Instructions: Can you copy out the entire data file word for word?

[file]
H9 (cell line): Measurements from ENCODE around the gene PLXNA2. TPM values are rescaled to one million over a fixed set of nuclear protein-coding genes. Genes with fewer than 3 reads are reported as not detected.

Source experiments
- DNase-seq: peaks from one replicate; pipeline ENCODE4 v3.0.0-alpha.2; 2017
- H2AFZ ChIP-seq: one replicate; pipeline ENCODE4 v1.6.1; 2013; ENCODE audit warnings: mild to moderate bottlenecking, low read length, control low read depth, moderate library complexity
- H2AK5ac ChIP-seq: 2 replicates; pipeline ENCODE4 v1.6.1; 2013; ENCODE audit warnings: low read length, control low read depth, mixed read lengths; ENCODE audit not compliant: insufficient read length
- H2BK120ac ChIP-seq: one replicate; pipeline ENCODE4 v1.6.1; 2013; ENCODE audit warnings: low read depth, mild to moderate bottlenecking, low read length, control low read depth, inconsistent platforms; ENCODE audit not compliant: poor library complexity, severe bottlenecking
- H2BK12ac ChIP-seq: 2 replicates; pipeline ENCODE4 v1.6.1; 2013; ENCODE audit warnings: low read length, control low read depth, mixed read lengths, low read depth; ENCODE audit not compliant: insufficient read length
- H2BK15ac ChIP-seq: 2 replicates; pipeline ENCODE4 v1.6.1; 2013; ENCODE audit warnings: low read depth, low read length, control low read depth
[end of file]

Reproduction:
H9 (cell line): Measurements from ENCODE around the gene PLXNA2. TPM values are rescaled to one million over a fixed set of nuclear protein-coding genes. Genes with fewer than 3 reads are reported as not detected.

Source experiments
- DNase-seq: peaks from one replicate; pipeline ENCODE4 v3.0.0-alpha.2; 2017
- H2AFZ ChIP-seq: one replicate; pipeline ENCODE4 v1.6.1; 2013; ENCODE audit warnings: mild to moderate bottlenecking, low read length, control low read depth, moderate library complexity
- H2AK5ac ChIP-seq: 2 replicates; pipeline ENCODE4 v1.6.1; 2013; ENCODE audit warnings: low read length, control low read depth, mixed read lengths; ENCODE audit not compliant: insufficient read length
- H2BK120ac ChIP-seq: one replicate; pipeline ENCODE4 v1.6.1; 2013; ENCODE audit warnings: low read depth, mild to moderate bottlenecking, low read length, control low read depth, inconsistent platforms; ENCODE audit not compliant: poor library complexity, severe bottlenecking
- H2BK12ac ChIP-seq: 2 replicates; pipeline ENCODE4 v1.6.1; 2013; ENCODE audit warnings: low read length, control low read depth, mixed read lengths, low read depth; ENCODE audit not compliant: insufficient read length
- H2BK15ac ChIP-seq: 2 replicates; pipeline ENCODE4 v1.6.1; 2013; ENCODE audit warnings: low read depth, low read length, control low read depth